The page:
What can burn up? Theoretically, anything that has power applied to it, including resistors (more likely) capacitors (less likely) or the voltage regulator chip in the PS (most likely). DC voltages and currents are highest in the PS, and lower in system boards, meaning the drama is more likely if the PS shorts. That is also where 110 VAC is converted to lower DC voltages. Sometimes a cooling fan bearing will freeze, and overheating causes resistive components to change value, starting a vicious cycle of more current, more heat, etc.

But it does make one a little uncomfortable that we have electronic components running 24/7 (DVRs) that we can't shut off when we leave the house like we can the TV or dishwasher. There is a lot of UL-approved safety in place, but that's hardly a guarantee of no drama.

Edited by TomCat, 07 December 2012 - 03:01 PM.

It's usually safe to talk honestly and openly with people because they typically are not really listening anyway.

#10 OFFLINE   TMan

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Posted 07 December 2012 - 03:00 PM

Thanks for the response, TomCat.

And these days, so many things aren't really "off" when they're turned off, such as televisions and stereo equipment.
October 2012 DirecTV subscriber - HR34(Genie)/C31/C31 - AU9-S-SWM Five LNB - Premier

#11 OFFLINE   dennisj00

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Posted 07 December 2012 - 03:23 PM

There's a lot of items in the typical house today that are 'on' 24/7. My house looks like a starfield with the LEDs or other lights twinkling at night. Items have a timer or some minimal use of electricity. Coffee pots, Microwave, dishwasher, stove, refrigerator are just a few in the kitchen with at least an LED or LCD display.

Unless you unplug an item, turning off a surge strip or some other switch is no guarantee that a surge can't jump the switch gap to fry something downfield. And the damage doesn't necessarily show up after you hear the thunder.

We had a tree by the garage struck by lightning a couple of summers ago. Nothing smoked or caught fire in the house, but I was finding and replacing telephone and network problems / equipment for six months.

It's amazing we don't have more house fires.

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#12 OFFLINE   Rich

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Posted 08 December 2012 - 12:53 PM

DenaliMike,

How did you get that picture of “MY” HR-23-700? ;)

A few days ago I experienced exactly the same; I spent some time with it and found most components on the power supply showed short circuit, so I gave up and sent the unit home to DTV.

Your posting came at a time when I was considering checking my home’s electrical wiring, but now I believe it is just the unit. What a shame that the designers of this product did not made it with better protection so it would not catch fire! :rolleyes:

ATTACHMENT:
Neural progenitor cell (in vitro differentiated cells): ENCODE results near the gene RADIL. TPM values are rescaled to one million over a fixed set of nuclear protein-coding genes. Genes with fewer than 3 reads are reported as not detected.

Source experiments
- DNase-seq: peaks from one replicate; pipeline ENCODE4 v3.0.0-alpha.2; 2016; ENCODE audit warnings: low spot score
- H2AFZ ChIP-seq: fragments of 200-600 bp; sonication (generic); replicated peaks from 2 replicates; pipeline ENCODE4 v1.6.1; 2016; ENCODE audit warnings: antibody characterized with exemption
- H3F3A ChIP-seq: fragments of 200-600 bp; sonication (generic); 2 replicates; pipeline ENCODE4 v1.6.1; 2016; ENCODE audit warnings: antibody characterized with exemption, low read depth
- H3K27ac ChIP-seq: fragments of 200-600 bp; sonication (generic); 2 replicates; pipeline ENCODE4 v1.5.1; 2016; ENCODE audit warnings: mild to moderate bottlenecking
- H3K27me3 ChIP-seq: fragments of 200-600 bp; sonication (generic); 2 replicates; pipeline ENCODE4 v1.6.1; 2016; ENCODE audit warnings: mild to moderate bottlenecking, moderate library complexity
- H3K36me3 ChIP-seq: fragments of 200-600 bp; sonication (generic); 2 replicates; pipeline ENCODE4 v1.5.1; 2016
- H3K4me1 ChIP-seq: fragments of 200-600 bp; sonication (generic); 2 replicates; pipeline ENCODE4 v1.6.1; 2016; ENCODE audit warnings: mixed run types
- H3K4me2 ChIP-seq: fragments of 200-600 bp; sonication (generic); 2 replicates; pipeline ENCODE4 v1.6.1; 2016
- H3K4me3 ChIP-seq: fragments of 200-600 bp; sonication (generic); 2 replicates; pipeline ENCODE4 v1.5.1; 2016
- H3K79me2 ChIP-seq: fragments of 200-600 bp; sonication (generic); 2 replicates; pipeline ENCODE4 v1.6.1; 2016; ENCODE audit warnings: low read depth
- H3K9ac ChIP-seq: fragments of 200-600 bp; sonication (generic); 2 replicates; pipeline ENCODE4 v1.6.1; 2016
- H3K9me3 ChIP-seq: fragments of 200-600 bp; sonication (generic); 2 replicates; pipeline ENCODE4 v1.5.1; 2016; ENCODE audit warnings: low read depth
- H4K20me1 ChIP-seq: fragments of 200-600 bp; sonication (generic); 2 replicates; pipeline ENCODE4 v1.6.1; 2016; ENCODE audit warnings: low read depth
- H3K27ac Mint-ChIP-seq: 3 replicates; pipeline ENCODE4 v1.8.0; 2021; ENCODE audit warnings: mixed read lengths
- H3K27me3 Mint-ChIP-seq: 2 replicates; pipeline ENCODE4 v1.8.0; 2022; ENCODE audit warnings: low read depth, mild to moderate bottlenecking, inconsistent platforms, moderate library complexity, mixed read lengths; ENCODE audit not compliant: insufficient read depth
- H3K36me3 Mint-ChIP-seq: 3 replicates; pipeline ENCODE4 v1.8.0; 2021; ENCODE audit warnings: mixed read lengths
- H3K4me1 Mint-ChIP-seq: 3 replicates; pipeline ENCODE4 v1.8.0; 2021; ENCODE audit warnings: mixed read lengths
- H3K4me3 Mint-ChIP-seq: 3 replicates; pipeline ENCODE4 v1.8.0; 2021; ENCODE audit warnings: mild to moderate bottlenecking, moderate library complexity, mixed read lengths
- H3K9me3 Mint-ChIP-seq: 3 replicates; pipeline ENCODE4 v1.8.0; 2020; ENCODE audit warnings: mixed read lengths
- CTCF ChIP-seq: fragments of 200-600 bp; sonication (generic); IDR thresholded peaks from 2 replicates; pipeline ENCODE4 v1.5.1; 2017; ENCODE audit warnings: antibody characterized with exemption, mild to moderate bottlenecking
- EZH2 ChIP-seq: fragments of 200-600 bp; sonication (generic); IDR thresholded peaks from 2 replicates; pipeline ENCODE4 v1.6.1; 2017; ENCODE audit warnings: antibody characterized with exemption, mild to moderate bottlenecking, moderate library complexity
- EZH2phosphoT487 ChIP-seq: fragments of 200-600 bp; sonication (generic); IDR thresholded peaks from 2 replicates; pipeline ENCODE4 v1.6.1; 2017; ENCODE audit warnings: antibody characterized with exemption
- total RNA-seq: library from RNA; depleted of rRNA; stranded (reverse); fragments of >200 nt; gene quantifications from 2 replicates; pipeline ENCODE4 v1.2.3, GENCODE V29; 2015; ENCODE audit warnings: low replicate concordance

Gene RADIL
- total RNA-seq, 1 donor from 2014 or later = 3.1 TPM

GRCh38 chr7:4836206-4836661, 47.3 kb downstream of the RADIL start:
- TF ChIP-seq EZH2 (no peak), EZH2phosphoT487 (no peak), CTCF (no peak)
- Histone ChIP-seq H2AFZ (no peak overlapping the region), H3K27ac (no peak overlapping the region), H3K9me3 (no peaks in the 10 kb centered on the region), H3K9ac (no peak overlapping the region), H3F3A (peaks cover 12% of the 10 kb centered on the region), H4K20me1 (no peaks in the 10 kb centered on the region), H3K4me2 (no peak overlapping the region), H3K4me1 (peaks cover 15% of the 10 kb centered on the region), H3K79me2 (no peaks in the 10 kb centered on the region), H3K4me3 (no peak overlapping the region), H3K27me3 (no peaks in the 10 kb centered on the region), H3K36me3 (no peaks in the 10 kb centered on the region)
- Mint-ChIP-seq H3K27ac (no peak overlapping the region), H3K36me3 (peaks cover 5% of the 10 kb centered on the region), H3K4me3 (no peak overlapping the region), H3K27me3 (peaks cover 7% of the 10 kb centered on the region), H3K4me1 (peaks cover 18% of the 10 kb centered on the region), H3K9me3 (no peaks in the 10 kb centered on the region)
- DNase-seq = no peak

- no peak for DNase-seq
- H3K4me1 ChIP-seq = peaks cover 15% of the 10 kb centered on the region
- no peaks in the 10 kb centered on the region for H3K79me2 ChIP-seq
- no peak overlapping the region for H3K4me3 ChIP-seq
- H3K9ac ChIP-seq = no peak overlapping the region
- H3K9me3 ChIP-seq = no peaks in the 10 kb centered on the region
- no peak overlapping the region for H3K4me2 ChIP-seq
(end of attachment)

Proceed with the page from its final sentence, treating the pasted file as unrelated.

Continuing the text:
Good luck with the new unit.

Regards,
Ed.


Look at the picture again. That little round black thing on the right bottom of the picture is the fuse that's supposed to protect the Power Supply which is where the burned resistor is. They do protect it, but no correctly, obviously.

Rich

#13 OFFLINE   Rich

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Posted 08 December 2012 - 12:57 PM

I agree. A fire such as this is most assuredly a fire caused by a shorted component in the PS. Once the component burns up there is nothing left to create the short (which results in lowered resistance and high current), and it becomes an open circuit instead (infinite resistance and no current). Assuming the component "on fire" doesn't ignite other items close to it (and none of those items are combustible without high current flowing through them) that should be the end of it. Dramatic, yes, but relatively safe, and chance is low that it would burn down the house. Also, the short will eventually trip a service panel breaker, also stopping the current.

It's not common. I have worked in TV stations (which literally house thousands of pieces of actively-powered equipment) for decades and can count on one hand the number of items that have burned up, or at least have burned up dramatically when there was someone there close enough to experience the acrid smell. And in each case, the scenario was as I described; it burned out on its own and nothing else was affected.

What can burn up? Theoretically, anything that has power applied to it, including resistors (more likely) capacitors (less likely) or the voltage regulator chip in the PS (most likely). DC voltages and currents are highest in the PS, and lower in system boards, meaning the drama is more likely if the PS shorts. That is also where 110 VAC is converted to lower DC voltages. Sometimes a cooling fan bearing will freeze, and overheating causes resistive components to change value, starting a vicious cycle of more current, more heat, etc.

But it does make one a little uncomfortable that we have electronic components running 24/7 (DVRs) that we can't shut off when we leave the house like we can the TV or dishwasher. There is a lot of UL-approved safety in place, but that's hardly a guarantee of no drama.


No matter how you look at it, the fuse should have blown. It obviously didn't and I'd be concerned about that. Hmm. If that resistor flashed open, the fuse might be pardoned for not blowing. Not sure about that, have to see a drawing to know for sure.

Rich

#14 OFFLINE   Rich

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Posted 08 December 2012 - 01:00 PM

Thanks for the response, TomCat.

And these days, so many things aren't really "off" when they're turned off, such as televisions and stereo equipment.


One of the reasons my home and it's contents are insured for ~ one million dollars. I've only had one HR start burning, it was a 21-200 and put out enough smoke to wake my son up. Thankfully.

Rich

#15 OFFLINE   TomCat

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Posted 08 December 2012 - 08:41 PM

Thanks for the response, TomCat.

And these days, so many things aren't really "off" when they're turned off, such as televisions and stereo equipment.